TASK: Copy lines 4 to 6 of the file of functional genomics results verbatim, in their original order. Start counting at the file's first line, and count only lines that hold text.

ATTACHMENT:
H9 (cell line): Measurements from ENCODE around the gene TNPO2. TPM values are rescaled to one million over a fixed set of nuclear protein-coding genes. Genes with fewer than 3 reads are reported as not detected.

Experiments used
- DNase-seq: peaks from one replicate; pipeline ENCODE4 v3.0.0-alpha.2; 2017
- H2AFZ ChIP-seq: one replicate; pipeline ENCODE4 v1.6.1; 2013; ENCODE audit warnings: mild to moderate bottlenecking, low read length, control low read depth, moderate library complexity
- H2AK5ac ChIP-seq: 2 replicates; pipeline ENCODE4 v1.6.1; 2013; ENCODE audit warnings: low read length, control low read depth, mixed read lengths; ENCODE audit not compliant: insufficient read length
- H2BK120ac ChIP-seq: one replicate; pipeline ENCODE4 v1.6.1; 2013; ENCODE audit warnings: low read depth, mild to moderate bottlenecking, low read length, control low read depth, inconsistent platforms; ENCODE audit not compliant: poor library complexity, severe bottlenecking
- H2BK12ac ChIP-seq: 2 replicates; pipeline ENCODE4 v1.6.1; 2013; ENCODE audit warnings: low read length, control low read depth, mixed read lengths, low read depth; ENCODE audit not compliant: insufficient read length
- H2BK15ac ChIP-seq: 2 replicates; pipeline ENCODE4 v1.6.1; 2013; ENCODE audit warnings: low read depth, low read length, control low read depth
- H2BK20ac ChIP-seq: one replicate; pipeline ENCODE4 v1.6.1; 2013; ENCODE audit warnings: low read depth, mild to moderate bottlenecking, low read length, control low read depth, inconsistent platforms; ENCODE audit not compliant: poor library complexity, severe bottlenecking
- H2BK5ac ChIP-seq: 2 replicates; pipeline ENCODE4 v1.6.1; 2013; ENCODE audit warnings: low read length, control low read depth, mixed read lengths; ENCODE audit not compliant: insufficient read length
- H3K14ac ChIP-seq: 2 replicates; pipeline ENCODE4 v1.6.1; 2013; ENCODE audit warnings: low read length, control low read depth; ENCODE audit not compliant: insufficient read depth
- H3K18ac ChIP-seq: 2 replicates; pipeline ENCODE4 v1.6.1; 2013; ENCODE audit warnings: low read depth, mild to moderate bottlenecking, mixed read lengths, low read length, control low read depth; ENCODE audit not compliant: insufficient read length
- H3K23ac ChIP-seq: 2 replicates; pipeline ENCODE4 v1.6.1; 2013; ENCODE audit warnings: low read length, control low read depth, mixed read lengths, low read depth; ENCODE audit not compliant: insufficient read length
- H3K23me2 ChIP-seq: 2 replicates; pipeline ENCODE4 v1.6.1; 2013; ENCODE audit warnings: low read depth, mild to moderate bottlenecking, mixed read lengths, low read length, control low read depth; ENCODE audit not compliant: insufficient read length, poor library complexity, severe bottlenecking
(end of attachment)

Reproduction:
- H2AFZ ChIP-seq: one replicate; pipeline ENCODE4 v1.6.1; 2013; ENCODE audit warnings: mild to moderate bottlenecking, low read length, control low read depth, moderate library complexity
- H2AK5ac ChIP-seq: 2 replicates; pipeline ENCODE4 v1.6.1; 2013; ENCODE audit warnings: low read length, control low read depth, mixed read lengths; ENCODE audit not compliant: insufficient read length
- H2BK120ac ChIP-seq: one replicate; pipeline ENCODE4 v1.6.1; 2013; ENCODE audit warnings: low read depth, mild to moderate bottlenecking, low read length, control low read depth, inconsistent platforms; ENCODE audit not compliant: poor library complexity, severe bottlenecking